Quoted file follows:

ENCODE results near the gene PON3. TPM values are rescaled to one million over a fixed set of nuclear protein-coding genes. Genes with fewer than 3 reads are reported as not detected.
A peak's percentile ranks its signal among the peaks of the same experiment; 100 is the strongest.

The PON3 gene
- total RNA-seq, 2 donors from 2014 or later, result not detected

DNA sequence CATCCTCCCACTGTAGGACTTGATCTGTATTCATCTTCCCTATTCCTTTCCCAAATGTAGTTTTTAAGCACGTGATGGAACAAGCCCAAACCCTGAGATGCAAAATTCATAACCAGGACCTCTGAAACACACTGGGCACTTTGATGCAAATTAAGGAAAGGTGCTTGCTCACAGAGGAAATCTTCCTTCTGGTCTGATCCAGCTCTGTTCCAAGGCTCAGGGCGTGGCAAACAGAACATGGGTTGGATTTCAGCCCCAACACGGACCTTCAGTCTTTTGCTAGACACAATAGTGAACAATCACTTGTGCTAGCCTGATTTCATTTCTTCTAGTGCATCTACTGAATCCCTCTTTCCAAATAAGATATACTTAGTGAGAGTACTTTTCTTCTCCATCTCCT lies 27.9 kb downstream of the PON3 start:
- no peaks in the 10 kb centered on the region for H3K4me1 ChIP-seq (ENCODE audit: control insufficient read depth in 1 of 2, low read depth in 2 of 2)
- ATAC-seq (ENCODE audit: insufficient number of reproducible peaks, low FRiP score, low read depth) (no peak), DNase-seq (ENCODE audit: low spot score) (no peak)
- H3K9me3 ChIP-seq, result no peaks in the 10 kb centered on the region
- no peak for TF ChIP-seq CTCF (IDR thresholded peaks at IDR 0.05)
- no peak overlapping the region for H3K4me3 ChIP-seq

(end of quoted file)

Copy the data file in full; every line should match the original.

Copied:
ENCODE results near the gene PON3. TPM values are rescaled to one million over a fixed set of nuclear protein-coding genes. Genes with fewer than 3 reads are reported as not detected.
A peak's percentile ranks its signal among the peaks of the same experiment; 100 is the strongest.

The PON3 gene
- total RNA-seq, 2 donors from 2014 or later, result not detected

DNA sequence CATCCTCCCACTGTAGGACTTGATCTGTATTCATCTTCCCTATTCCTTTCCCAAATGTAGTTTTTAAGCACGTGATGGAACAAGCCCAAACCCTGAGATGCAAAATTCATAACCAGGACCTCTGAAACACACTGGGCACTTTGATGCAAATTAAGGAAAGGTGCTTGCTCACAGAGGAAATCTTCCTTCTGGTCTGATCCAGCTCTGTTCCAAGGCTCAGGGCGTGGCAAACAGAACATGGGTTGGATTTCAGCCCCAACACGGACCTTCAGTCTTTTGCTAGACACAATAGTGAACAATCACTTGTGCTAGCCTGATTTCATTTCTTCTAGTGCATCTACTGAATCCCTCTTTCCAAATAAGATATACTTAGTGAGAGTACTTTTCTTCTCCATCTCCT lies 27.9 kb downstream of the PON3 start:
- no peaks in the 10 kb centered on the region for H3K4me1 ChIP-seq (ENCODE audit: control insufficient read depth in 1 of 2, low read depth in 2 of 2)
- ATAC-seq (ENCODE audit: insufficient number of reproducible peaks, low FRiP score, low read depth) (no peak), DNase-seq (ENCODE audit: low spot score) (no peak)
- H3K9me3 ChIP-seq, result no peaks in the 10 kb centered on the region
- no peak for TF ChIP-seq CTCF (IDR thresholded peaks at IDR 0.05)
- no peak overlapping the region for H3K4me3 ChIP-seq